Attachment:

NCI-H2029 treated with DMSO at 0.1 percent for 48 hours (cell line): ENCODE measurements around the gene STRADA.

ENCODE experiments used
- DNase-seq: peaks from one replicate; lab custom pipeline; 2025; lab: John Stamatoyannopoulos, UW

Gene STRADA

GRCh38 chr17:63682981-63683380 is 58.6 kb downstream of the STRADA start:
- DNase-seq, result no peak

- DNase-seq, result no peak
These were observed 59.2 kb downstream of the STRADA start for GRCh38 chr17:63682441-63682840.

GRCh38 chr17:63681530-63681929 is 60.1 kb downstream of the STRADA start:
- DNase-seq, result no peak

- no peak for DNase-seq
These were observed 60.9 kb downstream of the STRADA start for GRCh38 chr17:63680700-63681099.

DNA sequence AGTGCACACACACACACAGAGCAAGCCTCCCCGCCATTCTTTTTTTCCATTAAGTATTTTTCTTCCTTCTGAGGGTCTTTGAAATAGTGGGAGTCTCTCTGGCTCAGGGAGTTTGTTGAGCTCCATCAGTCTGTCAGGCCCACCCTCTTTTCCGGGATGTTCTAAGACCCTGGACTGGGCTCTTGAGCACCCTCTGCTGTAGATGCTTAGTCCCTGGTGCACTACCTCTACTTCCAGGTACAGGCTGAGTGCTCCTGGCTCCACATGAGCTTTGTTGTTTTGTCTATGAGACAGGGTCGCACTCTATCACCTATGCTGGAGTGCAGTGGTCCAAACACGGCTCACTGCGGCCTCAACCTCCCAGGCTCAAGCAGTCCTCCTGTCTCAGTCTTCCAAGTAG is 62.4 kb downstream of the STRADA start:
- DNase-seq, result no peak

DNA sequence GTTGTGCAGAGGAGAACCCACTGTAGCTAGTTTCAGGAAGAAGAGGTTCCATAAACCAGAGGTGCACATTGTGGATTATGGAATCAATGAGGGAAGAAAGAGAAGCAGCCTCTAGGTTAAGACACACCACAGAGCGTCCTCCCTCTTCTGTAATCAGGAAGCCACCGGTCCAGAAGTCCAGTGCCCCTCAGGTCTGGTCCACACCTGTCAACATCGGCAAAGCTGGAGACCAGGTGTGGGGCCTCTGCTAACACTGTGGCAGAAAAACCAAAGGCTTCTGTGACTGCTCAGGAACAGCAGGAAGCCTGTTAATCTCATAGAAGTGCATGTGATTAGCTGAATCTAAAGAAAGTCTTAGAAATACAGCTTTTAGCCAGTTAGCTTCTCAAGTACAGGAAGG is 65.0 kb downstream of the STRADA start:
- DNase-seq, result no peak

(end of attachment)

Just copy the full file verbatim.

NCI-H2029 treated with DMSO at 0.1 percent for 48 hours (cell line): ENCODE measurements around the gene STRADA.

ENCODE experiments used
- DNase-seq: peaks from one replicate; lab custom pipeline; 2025; lab: John Stamatoyannopoulos, UW

Gene STRADA

GRCh38 chr17:63682981-63683380 is 58.6 kb downstream of the STRADA start:
- DNase-seq, result no peak

- DNase-seq, result no peak
These were observed 59.2 kb downstream of the STRADA start for GRCh38 chr17:63682441-63682840.

GRCh38 chr17:63681530-63681929 is 60.1 kb downstream of the STRADA start:
- DNase-seq, result no peak

- no peak for DNase-seq
These were observed 60.9 kb downstream of the STRADA start for GRCh38 chr17:63680700-63681099.

DNA sequence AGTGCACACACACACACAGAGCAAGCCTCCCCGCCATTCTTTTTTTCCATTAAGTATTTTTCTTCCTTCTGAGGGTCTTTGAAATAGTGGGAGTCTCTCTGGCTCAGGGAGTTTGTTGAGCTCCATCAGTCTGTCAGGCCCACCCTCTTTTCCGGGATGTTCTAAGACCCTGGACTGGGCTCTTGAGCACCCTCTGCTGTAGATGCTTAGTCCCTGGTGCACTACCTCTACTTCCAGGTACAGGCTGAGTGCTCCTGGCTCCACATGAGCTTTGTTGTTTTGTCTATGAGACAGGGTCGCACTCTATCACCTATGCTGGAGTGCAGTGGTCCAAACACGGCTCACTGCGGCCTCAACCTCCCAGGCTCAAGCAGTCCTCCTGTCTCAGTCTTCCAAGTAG is 62.4 kb downstream of the STRADA start:
- DNase-seq, result no peak

DNA sequence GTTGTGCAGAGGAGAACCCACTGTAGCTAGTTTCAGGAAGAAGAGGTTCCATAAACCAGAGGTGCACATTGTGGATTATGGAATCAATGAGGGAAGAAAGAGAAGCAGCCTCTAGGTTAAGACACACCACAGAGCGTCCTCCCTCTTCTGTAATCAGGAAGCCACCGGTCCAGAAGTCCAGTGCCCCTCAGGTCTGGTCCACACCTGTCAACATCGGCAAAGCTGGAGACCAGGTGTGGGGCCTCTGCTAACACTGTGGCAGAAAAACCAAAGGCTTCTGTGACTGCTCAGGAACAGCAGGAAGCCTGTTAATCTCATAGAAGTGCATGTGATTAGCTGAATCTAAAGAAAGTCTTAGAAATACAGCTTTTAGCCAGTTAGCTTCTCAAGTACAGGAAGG is 65.0 kb downstream of the STRADA start:
- DNase-seq, result no peak